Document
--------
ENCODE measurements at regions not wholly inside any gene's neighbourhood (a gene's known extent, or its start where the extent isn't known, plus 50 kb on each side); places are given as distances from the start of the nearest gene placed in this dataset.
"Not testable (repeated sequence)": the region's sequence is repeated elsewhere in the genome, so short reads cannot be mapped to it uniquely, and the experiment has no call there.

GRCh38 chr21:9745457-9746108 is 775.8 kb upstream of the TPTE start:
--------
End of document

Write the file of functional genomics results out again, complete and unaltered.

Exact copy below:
ENCODE measurements at regions not wholly inside any gene's neighbourhood (a gene's known extent, or its start where the extent isn't known, plus 50 kb on each side); places are given as distances from the start of the nearest gene placed in this dataset.
"Not testable (repeated sequence)": the region's sequence is repeated elsewhere in the genome, so short reads cannot be mapped to it uniquely, and the experiment has no call there.

GRCh38 chr21:9745457-9746108 is 775.8 kb upstream of the TPTE start: